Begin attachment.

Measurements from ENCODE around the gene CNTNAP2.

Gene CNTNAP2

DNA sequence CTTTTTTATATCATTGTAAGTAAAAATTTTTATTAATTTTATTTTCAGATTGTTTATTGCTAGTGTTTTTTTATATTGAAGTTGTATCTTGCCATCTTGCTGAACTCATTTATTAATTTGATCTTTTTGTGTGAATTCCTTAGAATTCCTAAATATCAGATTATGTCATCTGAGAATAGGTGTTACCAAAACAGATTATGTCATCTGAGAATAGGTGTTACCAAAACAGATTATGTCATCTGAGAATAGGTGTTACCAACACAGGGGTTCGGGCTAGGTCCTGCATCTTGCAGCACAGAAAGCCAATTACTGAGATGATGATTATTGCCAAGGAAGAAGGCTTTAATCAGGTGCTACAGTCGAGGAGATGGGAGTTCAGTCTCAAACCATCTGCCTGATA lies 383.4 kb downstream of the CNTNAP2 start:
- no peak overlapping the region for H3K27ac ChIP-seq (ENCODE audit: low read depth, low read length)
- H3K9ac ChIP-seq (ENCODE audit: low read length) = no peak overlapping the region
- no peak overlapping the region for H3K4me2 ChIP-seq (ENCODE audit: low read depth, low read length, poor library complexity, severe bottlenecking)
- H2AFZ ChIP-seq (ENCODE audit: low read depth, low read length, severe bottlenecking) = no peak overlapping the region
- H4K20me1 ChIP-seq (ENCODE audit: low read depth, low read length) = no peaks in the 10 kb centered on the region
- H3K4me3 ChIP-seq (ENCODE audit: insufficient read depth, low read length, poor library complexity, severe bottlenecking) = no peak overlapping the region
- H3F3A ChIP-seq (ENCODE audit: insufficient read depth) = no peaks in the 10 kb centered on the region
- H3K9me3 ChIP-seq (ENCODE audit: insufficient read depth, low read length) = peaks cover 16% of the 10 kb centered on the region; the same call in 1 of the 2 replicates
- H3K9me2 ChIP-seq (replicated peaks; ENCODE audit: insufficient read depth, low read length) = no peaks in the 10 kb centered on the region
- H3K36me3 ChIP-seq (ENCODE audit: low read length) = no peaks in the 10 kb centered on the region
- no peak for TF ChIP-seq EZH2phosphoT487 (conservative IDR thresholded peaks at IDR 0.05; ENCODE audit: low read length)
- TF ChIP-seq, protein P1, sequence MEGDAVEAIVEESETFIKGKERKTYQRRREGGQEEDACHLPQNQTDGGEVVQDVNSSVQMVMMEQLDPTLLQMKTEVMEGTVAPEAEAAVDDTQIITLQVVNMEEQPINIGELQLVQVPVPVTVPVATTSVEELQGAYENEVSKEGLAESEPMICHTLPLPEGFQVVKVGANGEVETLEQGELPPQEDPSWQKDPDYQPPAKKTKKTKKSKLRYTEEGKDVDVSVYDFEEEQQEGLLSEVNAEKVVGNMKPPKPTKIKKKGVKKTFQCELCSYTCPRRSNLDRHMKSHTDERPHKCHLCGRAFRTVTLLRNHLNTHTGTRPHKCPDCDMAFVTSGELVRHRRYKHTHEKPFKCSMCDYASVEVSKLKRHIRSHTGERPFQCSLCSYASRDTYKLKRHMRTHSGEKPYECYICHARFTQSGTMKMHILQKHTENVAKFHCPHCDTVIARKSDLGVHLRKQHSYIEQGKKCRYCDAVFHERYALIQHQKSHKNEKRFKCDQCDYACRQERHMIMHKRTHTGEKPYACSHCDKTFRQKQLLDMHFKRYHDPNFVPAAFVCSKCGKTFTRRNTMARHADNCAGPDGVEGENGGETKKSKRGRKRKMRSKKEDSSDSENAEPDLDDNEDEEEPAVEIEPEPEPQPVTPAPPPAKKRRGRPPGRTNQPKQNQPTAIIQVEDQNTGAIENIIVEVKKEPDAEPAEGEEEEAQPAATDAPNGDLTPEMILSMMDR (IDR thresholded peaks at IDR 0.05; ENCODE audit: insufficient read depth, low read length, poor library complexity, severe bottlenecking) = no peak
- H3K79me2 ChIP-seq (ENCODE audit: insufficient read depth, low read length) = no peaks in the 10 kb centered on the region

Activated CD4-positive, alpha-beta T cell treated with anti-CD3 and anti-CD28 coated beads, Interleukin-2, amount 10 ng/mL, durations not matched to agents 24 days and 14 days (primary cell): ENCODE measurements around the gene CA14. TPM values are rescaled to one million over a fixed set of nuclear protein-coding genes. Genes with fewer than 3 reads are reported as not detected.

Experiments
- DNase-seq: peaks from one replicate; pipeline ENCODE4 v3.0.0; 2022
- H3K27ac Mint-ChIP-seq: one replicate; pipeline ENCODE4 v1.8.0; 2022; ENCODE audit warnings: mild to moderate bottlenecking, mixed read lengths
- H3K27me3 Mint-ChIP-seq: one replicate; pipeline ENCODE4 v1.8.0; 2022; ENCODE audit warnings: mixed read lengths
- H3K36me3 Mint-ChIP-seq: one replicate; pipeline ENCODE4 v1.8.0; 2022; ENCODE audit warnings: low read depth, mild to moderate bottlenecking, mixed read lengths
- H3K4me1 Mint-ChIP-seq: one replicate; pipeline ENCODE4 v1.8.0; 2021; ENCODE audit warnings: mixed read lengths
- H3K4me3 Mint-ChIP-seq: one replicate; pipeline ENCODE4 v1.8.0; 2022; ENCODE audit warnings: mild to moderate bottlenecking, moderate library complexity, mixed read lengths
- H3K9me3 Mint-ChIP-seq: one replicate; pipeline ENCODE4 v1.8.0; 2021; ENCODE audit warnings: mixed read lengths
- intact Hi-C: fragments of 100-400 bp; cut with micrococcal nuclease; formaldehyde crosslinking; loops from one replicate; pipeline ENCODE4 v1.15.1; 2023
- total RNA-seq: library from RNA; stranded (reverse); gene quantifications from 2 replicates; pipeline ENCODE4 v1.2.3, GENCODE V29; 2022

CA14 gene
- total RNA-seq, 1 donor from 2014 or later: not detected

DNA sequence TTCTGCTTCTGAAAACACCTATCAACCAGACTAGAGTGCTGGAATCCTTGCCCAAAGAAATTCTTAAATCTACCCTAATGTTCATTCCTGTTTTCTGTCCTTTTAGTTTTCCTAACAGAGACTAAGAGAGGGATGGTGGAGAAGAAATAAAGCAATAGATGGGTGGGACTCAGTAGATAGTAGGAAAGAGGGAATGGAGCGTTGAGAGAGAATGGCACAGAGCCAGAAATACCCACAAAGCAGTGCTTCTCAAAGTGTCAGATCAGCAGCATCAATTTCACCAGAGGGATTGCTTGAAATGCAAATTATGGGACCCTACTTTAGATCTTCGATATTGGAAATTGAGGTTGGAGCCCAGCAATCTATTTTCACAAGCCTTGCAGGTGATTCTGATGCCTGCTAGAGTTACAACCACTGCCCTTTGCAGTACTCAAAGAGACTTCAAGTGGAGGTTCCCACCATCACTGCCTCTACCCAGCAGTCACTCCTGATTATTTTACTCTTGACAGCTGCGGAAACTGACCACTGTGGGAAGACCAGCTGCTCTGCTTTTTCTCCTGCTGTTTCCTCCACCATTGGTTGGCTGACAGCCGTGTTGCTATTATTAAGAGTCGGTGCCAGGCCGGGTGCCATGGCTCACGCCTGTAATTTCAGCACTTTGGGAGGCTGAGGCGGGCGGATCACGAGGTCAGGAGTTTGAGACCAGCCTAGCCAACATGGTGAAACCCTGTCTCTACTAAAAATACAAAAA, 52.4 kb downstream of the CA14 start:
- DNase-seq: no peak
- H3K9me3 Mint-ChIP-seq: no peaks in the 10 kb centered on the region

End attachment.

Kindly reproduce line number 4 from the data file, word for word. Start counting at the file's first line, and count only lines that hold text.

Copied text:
- no peak overlapping the region for H3K27ac ChIP-seq (ENCODE audit: low read depth, low read length)